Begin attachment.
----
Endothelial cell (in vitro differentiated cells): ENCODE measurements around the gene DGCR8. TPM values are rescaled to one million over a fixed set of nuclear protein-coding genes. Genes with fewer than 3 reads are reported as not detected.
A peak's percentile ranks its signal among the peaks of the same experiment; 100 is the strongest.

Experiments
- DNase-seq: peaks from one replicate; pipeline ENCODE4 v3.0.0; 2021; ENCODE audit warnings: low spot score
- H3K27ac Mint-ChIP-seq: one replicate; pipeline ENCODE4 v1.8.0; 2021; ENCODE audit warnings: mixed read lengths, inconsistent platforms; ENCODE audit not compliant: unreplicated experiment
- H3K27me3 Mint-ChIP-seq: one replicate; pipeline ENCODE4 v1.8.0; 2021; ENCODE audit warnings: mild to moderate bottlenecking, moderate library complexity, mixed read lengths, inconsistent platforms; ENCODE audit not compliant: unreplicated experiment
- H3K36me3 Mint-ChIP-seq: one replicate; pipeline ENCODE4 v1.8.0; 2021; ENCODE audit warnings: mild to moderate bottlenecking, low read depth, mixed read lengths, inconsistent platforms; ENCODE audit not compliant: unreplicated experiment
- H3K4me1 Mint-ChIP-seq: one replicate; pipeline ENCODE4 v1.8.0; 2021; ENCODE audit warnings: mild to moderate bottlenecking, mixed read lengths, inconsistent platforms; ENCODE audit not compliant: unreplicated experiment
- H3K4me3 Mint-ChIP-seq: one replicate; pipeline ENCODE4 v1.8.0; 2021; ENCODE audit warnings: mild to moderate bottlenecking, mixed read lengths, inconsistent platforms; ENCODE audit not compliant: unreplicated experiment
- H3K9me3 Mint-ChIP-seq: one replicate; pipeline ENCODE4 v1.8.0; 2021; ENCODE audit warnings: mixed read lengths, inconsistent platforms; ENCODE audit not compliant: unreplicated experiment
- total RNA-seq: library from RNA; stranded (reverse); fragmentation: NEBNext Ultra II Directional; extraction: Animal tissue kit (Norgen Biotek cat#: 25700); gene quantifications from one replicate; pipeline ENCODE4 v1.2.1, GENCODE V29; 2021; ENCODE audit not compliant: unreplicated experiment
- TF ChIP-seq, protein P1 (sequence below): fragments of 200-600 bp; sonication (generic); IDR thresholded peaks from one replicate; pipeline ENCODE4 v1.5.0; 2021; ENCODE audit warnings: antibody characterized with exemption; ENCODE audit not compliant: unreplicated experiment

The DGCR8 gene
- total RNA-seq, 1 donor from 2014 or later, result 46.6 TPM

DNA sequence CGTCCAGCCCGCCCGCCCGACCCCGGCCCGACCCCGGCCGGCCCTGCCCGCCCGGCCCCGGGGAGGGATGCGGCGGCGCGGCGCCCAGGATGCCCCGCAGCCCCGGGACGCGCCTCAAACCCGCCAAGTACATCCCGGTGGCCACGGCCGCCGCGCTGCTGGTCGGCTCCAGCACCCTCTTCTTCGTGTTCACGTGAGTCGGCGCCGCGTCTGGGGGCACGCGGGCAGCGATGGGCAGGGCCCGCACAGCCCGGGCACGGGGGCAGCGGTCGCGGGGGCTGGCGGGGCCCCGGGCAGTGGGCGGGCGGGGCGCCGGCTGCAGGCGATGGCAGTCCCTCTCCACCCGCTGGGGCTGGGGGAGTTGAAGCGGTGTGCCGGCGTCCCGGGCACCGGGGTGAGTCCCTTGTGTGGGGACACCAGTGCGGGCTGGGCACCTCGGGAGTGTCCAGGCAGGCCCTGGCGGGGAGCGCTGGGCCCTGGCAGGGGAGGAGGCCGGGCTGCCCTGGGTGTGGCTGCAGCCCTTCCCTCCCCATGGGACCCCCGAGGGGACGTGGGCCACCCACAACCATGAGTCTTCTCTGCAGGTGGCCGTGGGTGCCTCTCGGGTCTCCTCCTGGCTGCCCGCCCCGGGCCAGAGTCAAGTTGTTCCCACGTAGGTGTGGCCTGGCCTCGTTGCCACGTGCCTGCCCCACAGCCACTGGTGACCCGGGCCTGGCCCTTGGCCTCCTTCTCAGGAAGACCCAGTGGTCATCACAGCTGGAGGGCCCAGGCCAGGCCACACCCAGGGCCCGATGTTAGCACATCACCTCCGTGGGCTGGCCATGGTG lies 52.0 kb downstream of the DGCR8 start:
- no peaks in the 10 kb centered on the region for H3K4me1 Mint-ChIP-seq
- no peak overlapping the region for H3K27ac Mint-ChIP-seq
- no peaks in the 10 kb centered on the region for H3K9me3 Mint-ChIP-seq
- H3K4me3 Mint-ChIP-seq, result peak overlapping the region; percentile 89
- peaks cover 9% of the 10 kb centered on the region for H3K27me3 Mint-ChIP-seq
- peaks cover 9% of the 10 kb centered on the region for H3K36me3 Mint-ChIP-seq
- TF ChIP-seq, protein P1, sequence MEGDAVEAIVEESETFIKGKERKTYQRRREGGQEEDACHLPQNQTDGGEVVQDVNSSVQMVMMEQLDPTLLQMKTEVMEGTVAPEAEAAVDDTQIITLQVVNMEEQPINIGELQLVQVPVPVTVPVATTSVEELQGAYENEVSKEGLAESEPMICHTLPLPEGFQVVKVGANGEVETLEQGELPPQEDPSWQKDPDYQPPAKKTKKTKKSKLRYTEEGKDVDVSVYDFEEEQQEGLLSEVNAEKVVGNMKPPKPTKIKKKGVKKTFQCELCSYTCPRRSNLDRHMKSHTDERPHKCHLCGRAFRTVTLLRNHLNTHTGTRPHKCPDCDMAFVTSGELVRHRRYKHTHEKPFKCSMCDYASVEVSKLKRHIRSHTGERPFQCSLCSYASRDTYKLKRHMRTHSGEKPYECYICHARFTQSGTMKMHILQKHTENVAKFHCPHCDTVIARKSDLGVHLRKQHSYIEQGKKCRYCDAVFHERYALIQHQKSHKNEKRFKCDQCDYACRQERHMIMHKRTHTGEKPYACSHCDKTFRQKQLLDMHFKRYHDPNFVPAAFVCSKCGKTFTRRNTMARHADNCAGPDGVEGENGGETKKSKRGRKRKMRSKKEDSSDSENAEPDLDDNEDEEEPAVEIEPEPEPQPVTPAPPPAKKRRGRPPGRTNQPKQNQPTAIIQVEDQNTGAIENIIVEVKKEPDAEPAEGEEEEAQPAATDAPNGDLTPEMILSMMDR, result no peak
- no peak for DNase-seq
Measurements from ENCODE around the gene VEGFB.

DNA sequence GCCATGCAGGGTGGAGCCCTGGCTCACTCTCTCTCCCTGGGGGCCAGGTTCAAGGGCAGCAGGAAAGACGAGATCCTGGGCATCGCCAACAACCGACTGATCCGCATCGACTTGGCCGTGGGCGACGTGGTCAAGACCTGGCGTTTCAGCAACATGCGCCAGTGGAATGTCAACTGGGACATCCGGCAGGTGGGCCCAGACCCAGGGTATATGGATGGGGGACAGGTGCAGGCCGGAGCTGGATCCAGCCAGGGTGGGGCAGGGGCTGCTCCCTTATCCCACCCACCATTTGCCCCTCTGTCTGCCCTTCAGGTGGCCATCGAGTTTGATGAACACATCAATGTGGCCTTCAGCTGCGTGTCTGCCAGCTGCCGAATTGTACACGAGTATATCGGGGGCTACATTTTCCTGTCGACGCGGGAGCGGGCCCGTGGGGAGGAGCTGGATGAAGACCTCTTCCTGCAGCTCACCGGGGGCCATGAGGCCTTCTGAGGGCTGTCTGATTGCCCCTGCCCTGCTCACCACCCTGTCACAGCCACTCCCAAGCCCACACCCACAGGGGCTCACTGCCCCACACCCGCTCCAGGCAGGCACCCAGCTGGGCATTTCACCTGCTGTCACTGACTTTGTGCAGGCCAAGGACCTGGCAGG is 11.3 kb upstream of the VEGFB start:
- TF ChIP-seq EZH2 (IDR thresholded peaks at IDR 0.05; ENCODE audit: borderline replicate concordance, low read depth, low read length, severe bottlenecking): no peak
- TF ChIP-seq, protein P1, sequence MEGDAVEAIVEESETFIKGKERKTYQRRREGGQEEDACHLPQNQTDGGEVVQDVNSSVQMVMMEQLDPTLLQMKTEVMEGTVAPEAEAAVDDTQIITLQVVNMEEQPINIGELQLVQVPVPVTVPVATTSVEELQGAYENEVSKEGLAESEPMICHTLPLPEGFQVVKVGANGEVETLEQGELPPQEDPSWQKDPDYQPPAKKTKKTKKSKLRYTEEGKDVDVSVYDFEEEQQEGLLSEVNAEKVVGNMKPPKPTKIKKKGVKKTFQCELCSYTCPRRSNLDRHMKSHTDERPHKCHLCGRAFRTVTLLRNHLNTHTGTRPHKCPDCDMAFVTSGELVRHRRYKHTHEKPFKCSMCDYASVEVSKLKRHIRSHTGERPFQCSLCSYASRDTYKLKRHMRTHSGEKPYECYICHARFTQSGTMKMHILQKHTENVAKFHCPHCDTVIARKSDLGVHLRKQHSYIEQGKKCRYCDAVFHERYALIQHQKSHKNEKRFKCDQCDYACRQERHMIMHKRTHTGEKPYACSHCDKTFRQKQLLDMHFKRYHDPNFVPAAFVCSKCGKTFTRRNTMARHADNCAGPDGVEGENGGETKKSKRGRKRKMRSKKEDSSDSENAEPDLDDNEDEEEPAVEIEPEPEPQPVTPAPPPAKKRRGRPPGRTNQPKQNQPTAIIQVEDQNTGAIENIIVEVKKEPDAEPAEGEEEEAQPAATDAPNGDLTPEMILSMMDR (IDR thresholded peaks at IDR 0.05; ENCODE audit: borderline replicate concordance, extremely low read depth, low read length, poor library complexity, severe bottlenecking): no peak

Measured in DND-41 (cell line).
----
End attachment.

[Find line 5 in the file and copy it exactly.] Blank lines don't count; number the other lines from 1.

- H3K27ac Mint-ChIP-seq: one replicate; pipeline ENCODE4 v1.8.0; 2021; ENCODE audit warnings: mixed read lengths, inconsistent platforms; ENCODE audit not compliant: unreplicated experiment